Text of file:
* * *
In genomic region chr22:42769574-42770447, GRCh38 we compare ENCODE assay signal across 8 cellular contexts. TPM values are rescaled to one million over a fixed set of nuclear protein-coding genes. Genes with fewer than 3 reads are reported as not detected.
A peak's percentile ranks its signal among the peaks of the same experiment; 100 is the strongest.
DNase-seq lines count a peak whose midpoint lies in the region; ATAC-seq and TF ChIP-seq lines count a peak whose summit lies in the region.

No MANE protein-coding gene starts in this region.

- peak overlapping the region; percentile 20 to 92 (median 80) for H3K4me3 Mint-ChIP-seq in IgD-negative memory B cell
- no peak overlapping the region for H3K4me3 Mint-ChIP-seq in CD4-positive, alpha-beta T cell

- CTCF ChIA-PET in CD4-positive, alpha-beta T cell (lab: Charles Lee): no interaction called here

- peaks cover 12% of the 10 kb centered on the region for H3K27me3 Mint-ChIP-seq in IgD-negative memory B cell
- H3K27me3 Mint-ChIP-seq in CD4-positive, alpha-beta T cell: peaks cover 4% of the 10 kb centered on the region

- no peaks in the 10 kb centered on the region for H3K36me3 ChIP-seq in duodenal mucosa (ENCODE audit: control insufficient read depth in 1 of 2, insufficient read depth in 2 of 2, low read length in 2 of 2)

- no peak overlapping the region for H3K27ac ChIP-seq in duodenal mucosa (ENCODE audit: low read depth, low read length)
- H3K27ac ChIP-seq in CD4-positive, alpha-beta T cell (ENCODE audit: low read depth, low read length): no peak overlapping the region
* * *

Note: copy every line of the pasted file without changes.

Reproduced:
In genomic region chr22:42769574-42770447, GRCh38 we compare ENCODE assay signal across 8 cellular contexts. TPM values are rescaled to one million over a fixed set of nuclear protein-coding genes. Genes with fewer than 3 reads are reported as not detected.
A peak's percentile ranks its signal among the peaks of the same experiment; 100 is the strongest.
DNase-seq lines count a peak whose midpoint lies in the region; ATAC-seq and TF ChIP-seq lines count a peak whose summit lies in the region.

No MANE protein-coding gene starts in this region.

- peak overlapping the region; percentile 20 to 92 (median 80) for H3K4me3 Mint-ChIP-seq in IgD-negative memory B cell
- no peak overlapping the region for H3K4me3 Mint-ChIP-seq in CD4-positive, alpha-beta T cell

- CTCF ChIA-PET in CD4-positive, alpha-beta T cell (lab: Charles Lee): no interaction called here

- peaks cover 12% of the 10 kb centered on the region for H3K27me3 Mint-ChIP-seq in IgD-negative memory B cell
- H3K27me3 Mint-ChIP-seq in CD4-positive, alpha-beta T cell: peaks cover 4% of the 10 kb centered on the region

- no peaks in the 10 kb centered on the region for H3K36me3 ChIP-seq in duodenal mucosa (ENCODE audit: control insufficient read depth in 1 of 2, insufficient read depth in 2 of 2, low read length in 2 of 2)

- no peak overlapping the region for H3K27ac ChIP-seq in duodenal mucosa (ENCODE audit: low read depth, low read length)
- H3K27ac ChIP-seq in CD4-positive, alpha-beta T cell (ENCODE audit: low read depth, low read length): no peak overlapping the region